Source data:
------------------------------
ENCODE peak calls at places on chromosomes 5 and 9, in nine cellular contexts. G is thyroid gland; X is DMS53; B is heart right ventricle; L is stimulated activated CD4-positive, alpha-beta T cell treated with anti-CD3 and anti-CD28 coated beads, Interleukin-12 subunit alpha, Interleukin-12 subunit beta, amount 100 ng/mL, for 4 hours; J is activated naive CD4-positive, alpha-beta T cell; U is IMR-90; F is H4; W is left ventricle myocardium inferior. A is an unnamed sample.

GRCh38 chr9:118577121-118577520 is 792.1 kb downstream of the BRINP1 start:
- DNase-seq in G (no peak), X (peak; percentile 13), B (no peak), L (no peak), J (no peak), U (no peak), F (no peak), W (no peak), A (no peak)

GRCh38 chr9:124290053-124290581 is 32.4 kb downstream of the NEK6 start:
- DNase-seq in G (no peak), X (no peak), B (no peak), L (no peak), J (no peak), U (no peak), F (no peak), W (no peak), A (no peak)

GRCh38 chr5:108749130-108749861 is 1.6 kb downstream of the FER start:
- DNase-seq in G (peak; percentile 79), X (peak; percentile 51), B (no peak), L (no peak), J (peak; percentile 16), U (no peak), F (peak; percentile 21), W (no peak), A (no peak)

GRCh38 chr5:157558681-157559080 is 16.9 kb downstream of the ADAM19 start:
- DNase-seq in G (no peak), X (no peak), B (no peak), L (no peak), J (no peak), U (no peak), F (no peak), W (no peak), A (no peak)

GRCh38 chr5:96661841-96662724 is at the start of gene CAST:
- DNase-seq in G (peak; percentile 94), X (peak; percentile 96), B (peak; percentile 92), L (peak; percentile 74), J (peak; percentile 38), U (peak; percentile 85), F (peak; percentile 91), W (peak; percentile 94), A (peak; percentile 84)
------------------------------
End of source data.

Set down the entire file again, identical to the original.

ENCODE peak calls at places on chromosomes 5 and 9, in nine cellular contexts. G is thyroid gland; X is DMS53; B is heart right ventricle; L is stimulated activated CD4-positive, alpha-beta T cell treated with anti-CD3 and anti-CD28 coated beads, Interleukin-12 subunit alpha, Interleukin-12 subunit beta, amount 100 ng/mL, for 4 hours; J is activated naive CD4-positive, alpha-beta T cell; U is IMR-90; F is H4; W is left ventricle myocardium inferior. A is an unnamed sample.

GRCh38 chr9:118577121-118577520 is 792.1 kb downstream of the BRINP1 start:
- DNase-seq in G (no peak), X (peak; percentile 13), B (no peak), L (no peak), J (no peak), U (no peak), F (no peak), W (no peak), A (no peak)

GRCh38 chr9:124290053-124290581 is 32.4 kb downstream of the NEK6 start:
- DNase-seq in G (no peak), X (no peak), B (no peak), L (no peak), J (no peak), U (no peak), F (no peak), W (no peak), A (no peak)

GRCh38 chr5:108749130-108749861 is 1.6 kb downstream of the FER start:
- DNase-seq in G (peak; percentile 79), X (peak; percentile 51), B (no peak), L (no peak), J (peak; percentile 16), U (no peak), F (peak; percentile 21), W (no peak), A (no peak)

GRCh38 chr5:157558681-157559080 is 16.9 kb downstream of the ADAM19 start:
- DNase-seq in G (no peak), X (no peak), B (no peak), L (no peak), J (no peak), U (no peak), F (no peak), W (no peak), A (no peak)

GRCh38 chr5:96661841-96662724 is at the start of gene CAST:
- DNase-seq in G (peak; percentile 94), X (peak; percentile 96), B (peak; percentile 92), L (peak; percentile 74), J (peak; percentile 38), U (peak; percentile 85), F (peak; percentile 91), W (peak; percentile 94), A (peak; percentile 84)